“Mass Observation is a business venture somewhat on the lines of the Gallop [sic] Poll.”
So commented a member of Winston Churchill’s inner circle during the 2nd Word War, expressing serious doubts as to the intentions of the movement set up by the left leaning Harrison, Jennings and Madge with the intention of creating an “anthropology of ourselves” – Mass-Observation aimed to record everyday life in Britain through a panel of around 500 untrained volunteer observers who either maintained diaries or replied to open-ended questionnaires. They also paid investigators to anonymously record people’s conversation and behaviour at work, on the street and at various public occasions including public meetings and sporting and religious events.
This ‘bombshell’ is reported today in a piece in the FT. This report seems, to me, to neatly mirror the way in which ‘applied’ or experimental anthropology or ethnography is still slurred by casting it as impure research paid for out of corporate coffers.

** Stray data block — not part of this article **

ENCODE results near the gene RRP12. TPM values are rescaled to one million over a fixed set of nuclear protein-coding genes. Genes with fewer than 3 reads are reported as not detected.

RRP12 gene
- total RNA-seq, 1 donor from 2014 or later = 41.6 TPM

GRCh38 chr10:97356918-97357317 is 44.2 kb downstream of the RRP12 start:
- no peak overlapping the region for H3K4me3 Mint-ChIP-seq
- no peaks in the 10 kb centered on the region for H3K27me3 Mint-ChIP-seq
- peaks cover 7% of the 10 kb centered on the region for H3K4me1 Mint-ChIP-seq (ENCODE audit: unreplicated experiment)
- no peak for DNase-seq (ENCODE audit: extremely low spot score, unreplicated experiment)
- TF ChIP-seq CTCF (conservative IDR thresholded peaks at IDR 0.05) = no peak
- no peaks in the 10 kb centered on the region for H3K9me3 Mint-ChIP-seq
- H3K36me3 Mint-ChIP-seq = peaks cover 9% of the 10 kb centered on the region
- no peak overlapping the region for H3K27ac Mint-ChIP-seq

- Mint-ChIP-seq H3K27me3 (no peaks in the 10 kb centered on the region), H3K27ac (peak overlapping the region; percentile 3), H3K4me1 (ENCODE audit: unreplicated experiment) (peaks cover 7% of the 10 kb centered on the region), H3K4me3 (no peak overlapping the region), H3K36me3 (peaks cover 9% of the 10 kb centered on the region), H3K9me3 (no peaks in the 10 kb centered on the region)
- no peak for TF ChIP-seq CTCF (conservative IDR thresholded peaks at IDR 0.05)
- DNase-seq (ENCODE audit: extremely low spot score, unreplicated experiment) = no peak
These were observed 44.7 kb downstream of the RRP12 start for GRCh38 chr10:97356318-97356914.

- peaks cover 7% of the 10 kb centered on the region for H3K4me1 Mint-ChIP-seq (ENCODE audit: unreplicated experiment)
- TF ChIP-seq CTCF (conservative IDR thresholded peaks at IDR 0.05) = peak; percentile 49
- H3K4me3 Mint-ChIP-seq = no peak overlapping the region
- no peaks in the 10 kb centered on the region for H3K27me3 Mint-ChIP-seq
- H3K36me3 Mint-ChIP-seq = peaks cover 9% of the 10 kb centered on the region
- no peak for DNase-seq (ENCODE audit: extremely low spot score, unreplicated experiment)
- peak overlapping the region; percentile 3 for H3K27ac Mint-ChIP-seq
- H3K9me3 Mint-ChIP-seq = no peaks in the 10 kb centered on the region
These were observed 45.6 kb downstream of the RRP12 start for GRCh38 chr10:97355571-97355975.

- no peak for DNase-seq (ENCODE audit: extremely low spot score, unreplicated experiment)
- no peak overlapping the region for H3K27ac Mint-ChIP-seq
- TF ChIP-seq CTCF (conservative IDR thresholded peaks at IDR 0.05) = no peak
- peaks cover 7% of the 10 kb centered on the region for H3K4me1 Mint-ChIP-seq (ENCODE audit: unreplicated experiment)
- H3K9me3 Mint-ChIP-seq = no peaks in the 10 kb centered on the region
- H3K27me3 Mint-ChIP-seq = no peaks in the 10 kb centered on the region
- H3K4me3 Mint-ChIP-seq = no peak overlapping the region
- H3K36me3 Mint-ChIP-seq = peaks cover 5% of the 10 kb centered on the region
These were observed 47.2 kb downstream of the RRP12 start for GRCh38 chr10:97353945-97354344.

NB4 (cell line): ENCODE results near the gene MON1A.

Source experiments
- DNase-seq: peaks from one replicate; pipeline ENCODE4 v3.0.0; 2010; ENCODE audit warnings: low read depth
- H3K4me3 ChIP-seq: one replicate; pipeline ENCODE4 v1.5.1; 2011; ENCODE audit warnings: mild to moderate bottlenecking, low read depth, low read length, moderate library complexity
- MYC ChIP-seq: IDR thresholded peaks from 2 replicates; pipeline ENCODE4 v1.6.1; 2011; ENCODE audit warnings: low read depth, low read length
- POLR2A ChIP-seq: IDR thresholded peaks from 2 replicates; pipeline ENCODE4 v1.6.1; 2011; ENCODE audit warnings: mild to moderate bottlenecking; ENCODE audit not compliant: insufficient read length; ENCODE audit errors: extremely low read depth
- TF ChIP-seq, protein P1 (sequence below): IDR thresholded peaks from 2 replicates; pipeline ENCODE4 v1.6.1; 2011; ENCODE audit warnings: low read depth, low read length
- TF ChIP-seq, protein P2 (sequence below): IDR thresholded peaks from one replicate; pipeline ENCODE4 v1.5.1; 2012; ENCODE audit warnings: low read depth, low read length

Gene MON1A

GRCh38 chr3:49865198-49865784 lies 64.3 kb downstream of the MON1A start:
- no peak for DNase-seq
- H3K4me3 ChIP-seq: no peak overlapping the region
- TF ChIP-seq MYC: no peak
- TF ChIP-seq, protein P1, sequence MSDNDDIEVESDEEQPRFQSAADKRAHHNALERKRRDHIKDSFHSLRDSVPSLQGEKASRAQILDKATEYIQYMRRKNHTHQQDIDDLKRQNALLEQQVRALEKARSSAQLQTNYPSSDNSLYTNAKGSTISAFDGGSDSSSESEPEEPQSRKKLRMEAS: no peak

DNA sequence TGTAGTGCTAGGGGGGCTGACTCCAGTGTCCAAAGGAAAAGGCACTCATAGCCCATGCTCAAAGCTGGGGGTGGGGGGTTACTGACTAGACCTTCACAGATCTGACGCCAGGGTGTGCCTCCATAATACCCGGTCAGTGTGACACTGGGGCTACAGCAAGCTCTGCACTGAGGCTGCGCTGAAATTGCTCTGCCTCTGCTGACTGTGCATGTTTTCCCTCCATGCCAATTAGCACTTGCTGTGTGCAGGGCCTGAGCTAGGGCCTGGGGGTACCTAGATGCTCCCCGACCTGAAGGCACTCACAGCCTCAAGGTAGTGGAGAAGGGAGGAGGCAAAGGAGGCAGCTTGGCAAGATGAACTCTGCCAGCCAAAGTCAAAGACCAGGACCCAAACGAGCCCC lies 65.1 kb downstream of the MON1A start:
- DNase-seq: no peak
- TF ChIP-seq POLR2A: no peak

[There is a pretty good summary of the Movement on wikipedia here].
The release of an “extremely vituperative report” from the Public Record Office suggests that the Mass Observation Movement was some sort of front – worse than that, it seems, a vulgar piece of market research:
“It is a dirty affair. It obtains its ‘volunteer observers’ by posing as a group with leftwing tendencies setting out to better the lot of the down-trodden poor, but actually sets its enthusiastic supporters to finding out free of charge how people like Messrs Unilever’s margarine and things of that sort, for which Messrs Unilever and others pay the promoters of the scheme.”
However, Dorothy Sheridan, keeper of the MBO archives at Sussex University refutes these claims, whilst not disputing the fact that even for so imaginative a project, ‘needs-must’ was a working principle too:
“They survived on a shoe-string, begged money from all and sundry, and the motivations were political and sociological. [But] by the late 1940s they were becoming more commercially orientated.”